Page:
United States: the price of gasoline continues to drop, a boon for Joe Biden

ÉUSA: gas prices keep dropping, a bargain for Joe Biden

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Gasoline prices in the United States have been steadily falling since an all-time high in mid-June, a welcome development for President Joe Biden, attributed to slowing American demand as well as recession fears. 

Since an all-time high of $5.01 per gallon (3.78 liters) on June 14, the equivalent of $1.32 per liter , the price of regular gasoline remains on a series of 35 days of decline in a row, according to data from the AAA organization.

“I feel better”, reacted Rigobert Fokoua, who was refueling at a station in Rockville, Maryland. “My tank went from $80 to $60. »

For Bill O'Grady, of Confluence Investment, “oil prices have clearly come back down and have taken fuel prices with them”.

Above 120 dollars at the beginning of June, the price of a barrel of West Texas Intermediate (WTI), the benchmark for the US market, fell to $95 in mid-July, before rising slightly this week.

This cooling is due to the fear of a sharp deceleration of the economy, or even a recession, which would contract the world demand for crude oil, but also for refined products, including gasoline.

This This apprehension is largely linked to the marked tightening of monetary policies, with sharp rate hikes by central banks, in particular the United States Federal Reserve (Fed), recalls John Kilduff, of Again Capital.

In the United States, the slowdown in gasoline demand is already palpable. It fell, during the week ended July 8, to its lowest level since the beginning of the year.

“It's a major development,” says Bill O'Grady, “because we were expecting a very big summer season” on the roads, boosted by Americans' appetite for driving, after two years truncated by the coronavirus pandemic.

“Air” for consumers

“I tell myself that demand is falling because consumers are going out less because of the high prices”, which remain more than 40% higher than their level of last year, advances Brendan Anderson, passing through the Rockville station.

But historically, the increase in the price of gasoline has only a marginal effect on demand, reminds Bill O'Grady, who sees another possible explanation: the telecommuting revolution.< /p>

If remote work is now possible, “when the price of gas goes up, instead of going to the office five days, you will only go twice” in a week, he says worth.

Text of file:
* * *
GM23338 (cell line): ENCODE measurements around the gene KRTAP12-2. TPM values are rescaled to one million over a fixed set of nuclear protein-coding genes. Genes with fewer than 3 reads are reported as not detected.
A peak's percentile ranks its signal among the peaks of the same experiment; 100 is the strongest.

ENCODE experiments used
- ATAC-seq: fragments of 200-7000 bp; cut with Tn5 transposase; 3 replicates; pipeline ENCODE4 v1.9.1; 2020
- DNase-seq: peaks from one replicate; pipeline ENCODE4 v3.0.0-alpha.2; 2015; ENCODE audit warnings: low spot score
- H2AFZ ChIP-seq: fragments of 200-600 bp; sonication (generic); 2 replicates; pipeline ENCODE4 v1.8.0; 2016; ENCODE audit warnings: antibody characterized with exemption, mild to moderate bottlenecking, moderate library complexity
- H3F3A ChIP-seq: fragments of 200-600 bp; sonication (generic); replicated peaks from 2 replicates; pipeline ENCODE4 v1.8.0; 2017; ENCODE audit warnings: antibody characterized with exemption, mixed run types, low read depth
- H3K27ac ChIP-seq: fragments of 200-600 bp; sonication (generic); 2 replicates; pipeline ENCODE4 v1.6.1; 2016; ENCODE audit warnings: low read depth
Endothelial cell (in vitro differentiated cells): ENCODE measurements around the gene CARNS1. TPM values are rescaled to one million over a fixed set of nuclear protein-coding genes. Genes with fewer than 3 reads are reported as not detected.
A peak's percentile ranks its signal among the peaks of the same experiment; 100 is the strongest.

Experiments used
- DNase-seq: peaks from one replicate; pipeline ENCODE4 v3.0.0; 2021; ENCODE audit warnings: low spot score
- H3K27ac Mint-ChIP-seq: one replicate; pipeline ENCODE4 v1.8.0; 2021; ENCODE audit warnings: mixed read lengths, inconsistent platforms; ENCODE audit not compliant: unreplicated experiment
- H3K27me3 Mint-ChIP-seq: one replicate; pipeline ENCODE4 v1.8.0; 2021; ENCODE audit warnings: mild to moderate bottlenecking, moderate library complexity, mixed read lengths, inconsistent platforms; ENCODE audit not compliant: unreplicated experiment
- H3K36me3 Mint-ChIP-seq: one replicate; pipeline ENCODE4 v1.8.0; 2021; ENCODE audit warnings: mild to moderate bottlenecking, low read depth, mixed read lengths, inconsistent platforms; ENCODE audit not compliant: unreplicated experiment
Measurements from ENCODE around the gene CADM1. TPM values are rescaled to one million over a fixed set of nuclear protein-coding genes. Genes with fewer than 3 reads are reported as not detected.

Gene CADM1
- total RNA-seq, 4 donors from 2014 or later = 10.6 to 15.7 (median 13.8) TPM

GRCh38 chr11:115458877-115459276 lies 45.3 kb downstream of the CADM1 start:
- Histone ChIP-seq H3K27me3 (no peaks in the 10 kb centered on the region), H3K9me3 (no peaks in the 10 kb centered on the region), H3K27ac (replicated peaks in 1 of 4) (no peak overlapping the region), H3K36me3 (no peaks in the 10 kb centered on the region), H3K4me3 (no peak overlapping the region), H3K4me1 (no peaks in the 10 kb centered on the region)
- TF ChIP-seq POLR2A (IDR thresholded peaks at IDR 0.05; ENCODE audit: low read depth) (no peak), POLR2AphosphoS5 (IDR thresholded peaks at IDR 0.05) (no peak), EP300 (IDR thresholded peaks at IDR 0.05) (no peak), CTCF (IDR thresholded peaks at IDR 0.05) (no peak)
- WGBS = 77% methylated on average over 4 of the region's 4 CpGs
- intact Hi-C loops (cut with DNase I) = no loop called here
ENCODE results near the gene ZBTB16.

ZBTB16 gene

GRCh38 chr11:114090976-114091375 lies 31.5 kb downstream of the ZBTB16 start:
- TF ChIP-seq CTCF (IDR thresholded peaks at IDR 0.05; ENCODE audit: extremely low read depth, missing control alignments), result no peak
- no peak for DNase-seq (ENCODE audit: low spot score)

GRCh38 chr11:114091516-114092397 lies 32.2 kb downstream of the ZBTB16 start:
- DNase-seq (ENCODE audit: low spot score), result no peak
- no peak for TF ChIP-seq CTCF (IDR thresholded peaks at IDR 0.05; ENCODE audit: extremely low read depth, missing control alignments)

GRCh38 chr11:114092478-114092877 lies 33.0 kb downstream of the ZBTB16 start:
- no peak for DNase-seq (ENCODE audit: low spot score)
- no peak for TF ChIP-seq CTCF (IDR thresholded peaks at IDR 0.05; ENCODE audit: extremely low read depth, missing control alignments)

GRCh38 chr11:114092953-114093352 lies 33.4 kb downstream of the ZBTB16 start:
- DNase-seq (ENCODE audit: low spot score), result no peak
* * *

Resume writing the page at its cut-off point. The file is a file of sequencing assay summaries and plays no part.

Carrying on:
“I expect prices to continue to fall through the fall,” says John Kilduff.

The White House on Monday welcomed lower gasoline prices, considered to be a strong psychological indicator for Americans, a setback that gives “air” to consumers.

Joe Biden is held responsible by Republicans and part of public opinion for the surge in inflation , which could weaken the Democrats during the legislative election on November 8.

In a memo, White House communications director Kate Bedingfield highlighted “the historic actions” taken by President Biden to ease oil and fuel prices.

Primarily this is the decision to use an unprecedented amount of US strategic oil reserves, which have shrunk by 136 million barrels since last September.

< p>“The Biden government is doing the right thing (…) by putting oil on the market,” said Lyle Farmer, a lawyer, who was refueling at the Rockville station.

“He there are two ways to respond to the problem”, tempers Bill O'Grady. “The first is to increase supply and the second is to reduce demand. (Biden) has done very little to increase supply and a lot to increase demand” with his strong economic support measures.

For Edward Moya, of Oanda, the recent rise in oil prices is even partly attributable to him, “after President Biden's trip to the Middle East did not result in any commitment” from the Saudis to increase their production.

Supply remains constrained, mainly due to the sanctions imposed on Ukraine.

On Tuesday, crude oil prices rose again, in part because “ the market is worried” that the US president “is due to announce climate measures” on Wednesday, said Phil Flynn of Price Futures Group.

After admitting that it would be impossible for the environmental component of his program is adopted by Congress, Joe Biden thus intends to proceed by presidential decrees.

To calm the price of black gold, his government is currently seeking to put in place a cap on the price of exported Russian oil.

This project, which has received the approval of the G7 in principle but has not yet been detailed, will it will allow Russian oil deliveries to continue while depriving Russia of most of the profits it derives from it.